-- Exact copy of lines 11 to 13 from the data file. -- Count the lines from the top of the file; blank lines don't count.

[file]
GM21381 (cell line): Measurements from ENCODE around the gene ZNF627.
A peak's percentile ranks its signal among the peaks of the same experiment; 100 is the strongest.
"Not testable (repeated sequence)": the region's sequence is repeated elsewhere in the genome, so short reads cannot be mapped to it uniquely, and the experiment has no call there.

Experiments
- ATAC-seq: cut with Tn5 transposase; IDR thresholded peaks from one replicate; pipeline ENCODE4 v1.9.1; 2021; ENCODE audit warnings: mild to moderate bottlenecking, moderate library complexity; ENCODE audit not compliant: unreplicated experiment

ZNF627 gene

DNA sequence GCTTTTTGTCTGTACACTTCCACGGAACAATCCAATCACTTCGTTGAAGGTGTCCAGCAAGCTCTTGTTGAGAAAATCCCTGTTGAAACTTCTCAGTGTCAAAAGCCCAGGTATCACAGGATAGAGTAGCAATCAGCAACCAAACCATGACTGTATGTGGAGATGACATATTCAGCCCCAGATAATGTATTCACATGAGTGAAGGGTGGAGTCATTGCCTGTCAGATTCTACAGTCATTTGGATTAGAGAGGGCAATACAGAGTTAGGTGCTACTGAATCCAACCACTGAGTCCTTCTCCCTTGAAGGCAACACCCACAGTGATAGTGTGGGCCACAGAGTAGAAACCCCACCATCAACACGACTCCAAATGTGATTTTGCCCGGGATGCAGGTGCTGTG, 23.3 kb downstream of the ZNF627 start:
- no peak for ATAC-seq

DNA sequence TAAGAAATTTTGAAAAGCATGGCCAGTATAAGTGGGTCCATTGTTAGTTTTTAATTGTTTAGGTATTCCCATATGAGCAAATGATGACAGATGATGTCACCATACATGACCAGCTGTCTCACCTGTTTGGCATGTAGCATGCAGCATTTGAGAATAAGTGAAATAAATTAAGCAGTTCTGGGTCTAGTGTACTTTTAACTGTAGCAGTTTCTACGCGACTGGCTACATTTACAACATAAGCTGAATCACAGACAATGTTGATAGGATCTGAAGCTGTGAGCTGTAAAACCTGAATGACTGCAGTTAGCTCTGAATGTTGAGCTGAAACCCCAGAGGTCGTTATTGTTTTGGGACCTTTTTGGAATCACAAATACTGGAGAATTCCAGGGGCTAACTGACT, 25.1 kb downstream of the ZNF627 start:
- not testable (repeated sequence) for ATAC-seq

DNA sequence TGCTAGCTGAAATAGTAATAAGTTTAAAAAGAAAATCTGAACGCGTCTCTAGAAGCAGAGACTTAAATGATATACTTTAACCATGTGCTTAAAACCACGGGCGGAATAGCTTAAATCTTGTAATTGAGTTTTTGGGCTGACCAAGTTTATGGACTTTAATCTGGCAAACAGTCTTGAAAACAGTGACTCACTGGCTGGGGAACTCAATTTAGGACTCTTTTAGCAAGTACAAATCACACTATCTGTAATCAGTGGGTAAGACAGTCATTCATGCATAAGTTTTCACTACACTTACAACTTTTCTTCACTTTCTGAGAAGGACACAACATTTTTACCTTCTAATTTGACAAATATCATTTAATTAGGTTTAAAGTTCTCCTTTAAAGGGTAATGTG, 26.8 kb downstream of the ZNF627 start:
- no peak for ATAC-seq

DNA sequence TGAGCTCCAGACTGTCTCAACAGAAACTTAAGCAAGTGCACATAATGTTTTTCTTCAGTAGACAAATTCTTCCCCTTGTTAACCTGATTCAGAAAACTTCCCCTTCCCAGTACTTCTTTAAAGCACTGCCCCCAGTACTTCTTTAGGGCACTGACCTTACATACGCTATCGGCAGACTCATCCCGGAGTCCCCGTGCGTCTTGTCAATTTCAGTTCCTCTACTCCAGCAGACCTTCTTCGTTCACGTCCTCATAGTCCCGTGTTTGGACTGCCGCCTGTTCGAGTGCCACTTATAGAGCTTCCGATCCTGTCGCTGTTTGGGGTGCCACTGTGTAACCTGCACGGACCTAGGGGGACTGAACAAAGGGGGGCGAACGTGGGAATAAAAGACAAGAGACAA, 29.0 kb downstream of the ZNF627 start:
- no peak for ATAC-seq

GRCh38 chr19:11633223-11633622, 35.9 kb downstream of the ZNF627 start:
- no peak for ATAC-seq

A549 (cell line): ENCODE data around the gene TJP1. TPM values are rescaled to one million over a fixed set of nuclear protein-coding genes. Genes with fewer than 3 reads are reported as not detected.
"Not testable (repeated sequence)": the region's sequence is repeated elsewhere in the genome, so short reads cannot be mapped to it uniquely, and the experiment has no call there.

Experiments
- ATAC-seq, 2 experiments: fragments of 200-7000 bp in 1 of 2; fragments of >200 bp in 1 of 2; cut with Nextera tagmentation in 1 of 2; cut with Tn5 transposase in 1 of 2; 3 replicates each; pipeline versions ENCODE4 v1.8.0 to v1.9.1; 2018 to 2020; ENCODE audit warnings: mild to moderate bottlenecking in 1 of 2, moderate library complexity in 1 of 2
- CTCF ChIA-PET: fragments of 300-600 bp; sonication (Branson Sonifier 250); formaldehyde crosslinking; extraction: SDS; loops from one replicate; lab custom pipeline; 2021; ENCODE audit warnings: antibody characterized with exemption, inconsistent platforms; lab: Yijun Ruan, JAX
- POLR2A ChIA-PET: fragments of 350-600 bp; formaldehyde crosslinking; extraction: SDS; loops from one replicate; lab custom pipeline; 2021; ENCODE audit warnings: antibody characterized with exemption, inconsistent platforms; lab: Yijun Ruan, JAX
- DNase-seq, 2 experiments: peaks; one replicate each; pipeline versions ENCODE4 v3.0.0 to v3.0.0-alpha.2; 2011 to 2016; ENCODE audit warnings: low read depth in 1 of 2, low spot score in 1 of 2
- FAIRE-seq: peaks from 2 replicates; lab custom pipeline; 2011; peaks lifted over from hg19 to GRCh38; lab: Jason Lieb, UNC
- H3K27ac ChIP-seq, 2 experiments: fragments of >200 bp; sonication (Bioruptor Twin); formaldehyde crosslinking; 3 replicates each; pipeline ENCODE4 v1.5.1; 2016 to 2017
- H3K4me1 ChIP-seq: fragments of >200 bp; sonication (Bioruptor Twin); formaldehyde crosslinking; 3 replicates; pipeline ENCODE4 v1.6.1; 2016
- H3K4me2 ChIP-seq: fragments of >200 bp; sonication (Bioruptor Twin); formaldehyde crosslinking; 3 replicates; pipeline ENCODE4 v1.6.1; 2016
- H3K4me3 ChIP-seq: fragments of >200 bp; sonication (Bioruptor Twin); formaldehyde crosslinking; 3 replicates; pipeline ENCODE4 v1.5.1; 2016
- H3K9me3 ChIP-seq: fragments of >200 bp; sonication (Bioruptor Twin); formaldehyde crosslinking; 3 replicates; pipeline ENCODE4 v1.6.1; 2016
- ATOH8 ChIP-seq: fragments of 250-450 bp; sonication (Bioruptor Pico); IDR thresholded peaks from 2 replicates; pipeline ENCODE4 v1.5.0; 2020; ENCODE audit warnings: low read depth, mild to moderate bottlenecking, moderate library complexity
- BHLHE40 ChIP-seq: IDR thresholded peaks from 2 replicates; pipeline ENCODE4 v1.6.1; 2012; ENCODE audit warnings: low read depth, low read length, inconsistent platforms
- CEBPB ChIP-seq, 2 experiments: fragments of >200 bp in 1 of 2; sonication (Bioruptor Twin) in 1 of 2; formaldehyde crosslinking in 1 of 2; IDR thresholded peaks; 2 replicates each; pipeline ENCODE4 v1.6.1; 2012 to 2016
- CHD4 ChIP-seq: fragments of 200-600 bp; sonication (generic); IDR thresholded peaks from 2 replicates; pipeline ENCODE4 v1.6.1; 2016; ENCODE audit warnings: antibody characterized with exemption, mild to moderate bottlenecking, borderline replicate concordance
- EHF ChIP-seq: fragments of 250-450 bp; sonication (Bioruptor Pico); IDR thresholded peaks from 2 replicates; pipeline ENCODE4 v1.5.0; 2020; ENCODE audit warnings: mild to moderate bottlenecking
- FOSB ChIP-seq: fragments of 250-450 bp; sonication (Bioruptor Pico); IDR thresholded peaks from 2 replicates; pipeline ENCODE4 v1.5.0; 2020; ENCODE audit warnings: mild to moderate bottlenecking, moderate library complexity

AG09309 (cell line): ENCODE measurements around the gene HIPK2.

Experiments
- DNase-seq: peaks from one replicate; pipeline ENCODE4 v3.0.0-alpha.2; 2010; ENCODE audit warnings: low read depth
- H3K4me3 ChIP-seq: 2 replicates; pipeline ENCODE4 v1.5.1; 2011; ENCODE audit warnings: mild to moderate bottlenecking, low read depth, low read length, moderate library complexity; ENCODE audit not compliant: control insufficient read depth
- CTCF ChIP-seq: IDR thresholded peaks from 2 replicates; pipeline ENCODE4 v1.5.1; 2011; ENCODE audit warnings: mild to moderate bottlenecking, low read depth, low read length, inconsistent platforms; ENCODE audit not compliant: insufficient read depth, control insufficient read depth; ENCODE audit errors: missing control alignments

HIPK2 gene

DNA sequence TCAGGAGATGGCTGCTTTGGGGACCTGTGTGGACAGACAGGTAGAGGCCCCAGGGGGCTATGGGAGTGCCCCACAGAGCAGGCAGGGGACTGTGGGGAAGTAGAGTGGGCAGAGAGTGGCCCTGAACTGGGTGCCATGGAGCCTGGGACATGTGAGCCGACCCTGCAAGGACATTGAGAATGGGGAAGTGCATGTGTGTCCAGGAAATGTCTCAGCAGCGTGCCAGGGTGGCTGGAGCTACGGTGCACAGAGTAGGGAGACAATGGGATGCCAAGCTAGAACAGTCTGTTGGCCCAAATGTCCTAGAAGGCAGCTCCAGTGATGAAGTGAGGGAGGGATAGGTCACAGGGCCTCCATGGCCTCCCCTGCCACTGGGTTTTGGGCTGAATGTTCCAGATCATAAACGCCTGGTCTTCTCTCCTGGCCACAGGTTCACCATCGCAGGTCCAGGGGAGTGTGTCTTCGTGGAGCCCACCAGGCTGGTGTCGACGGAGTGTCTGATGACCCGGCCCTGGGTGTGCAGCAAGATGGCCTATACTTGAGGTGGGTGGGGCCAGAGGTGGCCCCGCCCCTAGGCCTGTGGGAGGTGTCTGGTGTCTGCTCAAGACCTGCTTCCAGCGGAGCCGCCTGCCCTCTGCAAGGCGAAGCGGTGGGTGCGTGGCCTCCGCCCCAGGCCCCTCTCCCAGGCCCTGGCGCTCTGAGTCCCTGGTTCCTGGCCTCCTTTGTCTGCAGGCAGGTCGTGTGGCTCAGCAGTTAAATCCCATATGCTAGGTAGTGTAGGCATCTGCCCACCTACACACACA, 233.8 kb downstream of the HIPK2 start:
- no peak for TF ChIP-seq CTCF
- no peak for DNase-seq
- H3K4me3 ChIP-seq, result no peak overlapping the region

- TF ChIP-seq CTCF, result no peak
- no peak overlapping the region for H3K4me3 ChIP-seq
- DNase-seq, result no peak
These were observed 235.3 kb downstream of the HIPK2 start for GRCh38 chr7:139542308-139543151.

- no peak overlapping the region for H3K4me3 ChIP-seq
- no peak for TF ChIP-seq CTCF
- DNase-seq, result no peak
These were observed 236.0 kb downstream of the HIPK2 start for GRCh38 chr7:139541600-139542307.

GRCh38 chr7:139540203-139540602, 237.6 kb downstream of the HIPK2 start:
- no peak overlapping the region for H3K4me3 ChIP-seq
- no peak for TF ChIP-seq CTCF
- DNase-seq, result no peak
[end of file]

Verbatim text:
DNA sequence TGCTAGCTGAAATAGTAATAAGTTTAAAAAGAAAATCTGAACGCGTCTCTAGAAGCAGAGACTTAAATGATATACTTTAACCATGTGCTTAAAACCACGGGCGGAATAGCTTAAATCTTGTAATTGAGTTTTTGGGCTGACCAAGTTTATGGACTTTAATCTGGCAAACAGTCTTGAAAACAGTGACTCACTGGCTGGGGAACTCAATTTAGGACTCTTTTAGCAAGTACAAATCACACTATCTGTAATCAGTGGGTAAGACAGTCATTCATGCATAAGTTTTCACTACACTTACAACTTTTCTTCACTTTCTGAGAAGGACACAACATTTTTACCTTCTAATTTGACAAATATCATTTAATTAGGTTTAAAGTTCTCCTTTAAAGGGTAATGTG, 26.8 kb downstream of the ZNF627 start:
- no peak for ATAC-seq

DNA sequence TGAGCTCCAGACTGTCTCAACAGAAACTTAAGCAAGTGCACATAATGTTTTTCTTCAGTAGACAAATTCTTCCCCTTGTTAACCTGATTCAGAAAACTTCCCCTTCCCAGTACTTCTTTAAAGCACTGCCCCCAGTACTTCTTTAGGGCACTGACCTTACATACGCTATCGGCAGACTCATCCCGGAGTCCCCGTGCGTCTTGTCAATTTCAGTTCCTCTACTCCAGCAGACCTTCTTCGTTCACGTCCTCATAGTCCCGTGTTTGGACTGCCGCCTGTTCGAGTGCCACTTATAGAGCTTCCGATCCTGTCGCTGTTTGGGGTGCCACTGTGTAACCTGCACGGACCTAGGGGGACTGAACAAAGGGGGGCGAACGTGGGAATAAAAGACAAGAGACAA, 29.0 kb downstream of the ZNF627 start: